Like the race-torn country of their birth, South Africans in the Washington area regard the continuing antiapartheid demonstrations at the South African Embassy with emotions that are as different as the racial classifications they grew up with in their homeland.

For Shirley Lue, who is light-skinned and considered "colored" or of mixed race by white-ruled South African government standards, the protests have heightened American concerns about apartheid while pressuring the South African government to end it.

"As a South African, it is a tremendous experience just to see the strength of commitment and the perseverance the people are showing to this issue," said Lue, a 34-year-old consultant who lives in Northwest Washington. She calls the embassy picketing and arrests -- which began Nov. 21 and are now a weekday afternoon ritual -- "the first visible sign that there are people in America who care about black South Africans."

But John Chettle, white director of the South Africa Foundation in North and South America, an organization that represents South African business in the United States, fears the protests could detract from the progress he sees under way in South Africa's race relations.

"I understand the commitment of the people out there [at the embassy], but I personally believe that they're wrong and that the way they're going about it can lead to some backlash," he said.

Opinions about the protests and on what is happening -- or should be happening -- in South Africa vary among Washington area South Africans, a loose-knit community of undetermined size that includes students, embassy personnel, journalists, South Africans married to Americans and others who call or once called South Africa home.

There are about 16,000 South Africa-born residents in this country, according to the 1980 U.S. census, including 128 in the District. There are no figures on South Africans in the Washington suburbs.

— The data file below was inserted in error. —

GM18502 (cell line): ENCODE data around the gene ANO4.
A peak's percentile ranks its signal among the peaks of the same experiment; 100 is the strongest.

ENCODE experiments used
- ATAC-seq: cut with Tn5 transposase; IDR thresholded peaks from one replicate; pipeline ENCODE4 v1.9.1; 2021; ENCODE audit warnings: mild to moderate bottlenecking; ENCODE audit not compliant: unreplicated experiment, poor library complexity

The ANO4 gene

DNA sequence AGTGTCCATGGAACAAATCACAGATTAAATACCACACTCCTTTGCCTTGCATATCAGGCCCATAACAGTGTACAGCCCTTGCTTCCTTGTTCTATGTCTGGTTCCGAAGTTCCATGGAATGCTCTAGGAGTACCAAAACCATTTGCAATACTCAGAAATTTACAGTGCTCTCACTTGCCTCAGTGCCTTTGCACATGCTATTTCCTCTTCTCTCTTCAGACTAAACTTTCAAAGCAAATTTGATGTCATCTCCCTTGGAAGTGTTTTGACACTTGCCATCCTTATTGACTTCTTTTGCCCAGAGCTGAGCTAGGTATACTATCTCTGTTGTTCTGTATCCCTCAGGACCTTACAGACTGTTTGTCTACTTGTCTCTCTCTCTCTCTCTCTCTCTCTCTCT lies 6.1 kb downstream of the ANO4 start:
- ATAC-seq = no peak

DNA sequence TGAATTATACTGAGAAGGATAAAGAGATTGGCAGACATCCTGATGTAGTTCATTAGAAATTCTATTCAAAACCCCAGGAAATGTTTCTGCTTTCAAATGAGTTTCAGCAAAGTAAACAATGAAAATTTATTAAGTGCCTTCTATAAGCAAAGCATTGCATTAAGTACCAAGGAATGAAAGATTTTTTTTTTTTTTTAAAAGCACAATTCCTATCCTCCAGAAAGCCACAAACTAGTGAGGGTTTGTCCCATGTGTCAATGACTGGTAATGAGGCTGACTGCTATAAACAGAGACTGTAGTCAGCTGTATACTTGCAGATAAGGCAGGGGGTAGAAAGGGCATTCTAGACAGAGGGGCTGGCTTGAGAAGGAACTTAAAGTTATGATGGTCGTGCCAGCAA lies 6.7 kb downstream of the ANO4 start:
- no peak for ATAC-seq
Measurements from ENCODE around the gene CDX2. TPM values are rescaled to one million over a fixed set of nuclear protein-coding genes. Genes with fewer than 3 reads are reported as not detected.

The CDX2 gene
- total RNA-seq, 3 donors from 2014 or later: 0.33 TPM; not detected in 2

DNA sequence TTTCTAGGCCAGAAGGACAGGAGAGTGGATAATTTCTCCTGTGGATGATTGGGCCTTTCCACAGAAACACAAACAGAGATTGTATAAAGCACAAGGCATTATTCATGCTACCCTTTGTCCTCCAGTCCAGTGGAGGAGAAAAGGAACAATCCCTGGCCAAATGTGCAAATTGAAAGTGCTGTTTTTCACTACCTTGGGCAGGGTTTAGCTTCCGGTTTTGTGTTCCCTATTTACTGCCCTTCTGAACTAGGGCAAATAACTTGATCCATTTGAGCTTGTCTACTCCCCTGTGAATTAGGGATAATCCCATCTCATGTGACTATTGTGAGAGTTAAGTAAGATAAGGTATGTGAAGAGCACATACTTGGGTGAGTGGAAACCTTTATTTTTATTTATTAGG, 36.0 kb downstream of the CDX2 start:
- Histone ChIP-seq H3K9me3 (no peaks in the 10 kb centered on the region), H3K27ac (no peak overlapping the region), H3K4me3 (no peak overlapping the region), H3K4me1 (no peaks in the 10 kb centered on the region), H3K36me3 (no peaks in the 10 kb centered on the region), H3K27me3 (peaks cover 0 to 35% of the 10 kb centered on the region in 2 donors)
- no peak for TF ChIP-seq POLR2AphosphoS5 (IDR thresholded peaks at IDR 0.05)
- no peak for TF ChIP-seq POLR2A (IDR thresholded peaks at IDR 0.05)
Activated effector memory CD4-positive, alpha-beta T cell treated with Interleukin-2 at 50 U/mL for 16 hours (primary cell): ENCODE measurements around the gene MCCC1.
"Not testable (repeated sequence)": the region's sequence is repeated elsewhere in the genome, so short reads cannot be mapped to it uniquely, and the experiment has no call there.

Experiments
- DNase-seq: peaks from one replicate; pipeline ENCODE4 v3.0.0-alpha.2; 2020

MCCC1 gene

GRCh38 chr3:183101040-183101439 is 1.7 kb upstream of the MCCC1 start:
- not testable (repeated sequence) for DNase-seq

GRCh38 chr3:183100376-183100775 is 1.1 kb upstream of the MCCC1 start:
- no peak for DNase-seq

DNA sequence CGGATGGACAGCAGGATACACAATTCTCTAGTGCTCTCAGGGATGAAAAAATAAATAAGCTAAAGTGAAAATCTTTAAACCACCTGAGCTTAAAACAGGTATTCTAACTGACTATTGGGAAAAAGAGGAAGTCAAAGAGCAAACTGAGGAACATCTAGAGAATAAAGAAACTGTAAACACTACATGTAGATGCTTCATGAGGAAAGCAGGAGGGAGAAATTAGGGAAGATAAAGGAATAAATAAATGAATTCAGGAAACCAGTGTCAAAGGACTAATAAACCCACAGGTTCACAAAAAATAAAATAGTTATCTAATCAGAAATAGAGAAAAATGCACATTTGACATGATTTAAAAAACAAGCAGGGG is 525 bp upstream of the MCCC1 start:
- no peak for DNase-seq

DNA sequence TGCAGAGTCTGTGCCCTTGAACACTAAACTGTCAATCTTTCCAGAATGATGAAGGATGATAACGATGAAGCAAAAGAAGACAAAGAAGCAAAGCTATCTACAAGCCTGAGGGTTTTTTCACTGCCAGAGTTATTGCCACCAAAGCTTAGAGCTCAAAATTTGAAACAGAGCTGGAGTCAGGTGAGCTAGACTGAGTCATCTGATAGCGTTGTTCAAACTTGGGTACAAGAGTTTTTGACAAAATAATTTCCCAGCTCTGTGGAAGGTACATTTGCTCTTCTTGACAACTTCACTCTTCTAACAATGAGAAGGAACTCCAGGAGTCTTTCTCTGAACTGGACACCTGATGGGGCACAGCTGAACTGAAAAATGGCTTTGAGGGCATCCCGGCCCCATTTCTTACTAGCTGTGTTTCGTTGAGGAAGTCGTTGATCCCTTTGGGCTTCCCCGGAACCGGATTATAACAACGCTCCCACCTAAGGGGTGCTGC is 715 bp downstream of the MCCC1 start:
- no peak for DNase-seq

Interviews with a dozen South Africans here revealed divergent reactions to apartheid protests and proposed U.S. sanctions against the South African government. Viewpoints generally were shaped by firsthand experiences -- experiences that, for the most part, depended on race.

Most whites, for instance, tended to argue for gradual reforms, and even whites who support the protests stopped short of endorsing the withdrawal of U.S. investments.

Black South Africans, however, had little patience with change through gradual means and strongly support economic sanctions. Blacks, too, were less optimistic than whites about whether reform could be accomplished soon enough to avoid a civil war.

Despite recent riots in some black ghettos and a new government crackdown against black political leaders, Chettle was upbeat about the changes he said are taking place in South Africa. He cited several desegregation actions taken by the government, including the integration of most public places.

And though he called Pretoria's new crackdown "an overreaction," he said proposed economic sanctions are opposed by most South African blacks because they would be the first to be hurt.

Stephen Mncube, a representative of the Council for Black Education and Research of South Africa, supported such sanctions, arguing that black South Africans "have never really been integrated in as human beings to the mainstream of the country's economy. So another degree of suffering does not matter."

Mncube, who has been in the United States for 20 years, said he is gratified that Americans are beginning to think about the plight of his nation.

At the South African Embassy, however, Ambassador Bernardus G. Fourie, 68, is more than a little annoyed that the arrests outside his office are drawing so much attention and that anyone should think they are having an impact on South African policies.

"In the beginning it was a novelty, a news item, but it has had no influence whatsoever," Fourie said.

Supporters of the apartheid protests, which have been carried out at the embassy and in 22 other cities, resulting in more than 1,700 arrests, call most of the recent reforms "cosmetic." New changes in the South African constitution, which granted limited political power to coloreds and Indians but not to blacks, have been denounced as attempts to fragment the nation's black majority.

Yet some who support the demonstrations often disagree about what should be done in South Africa and what its future holds.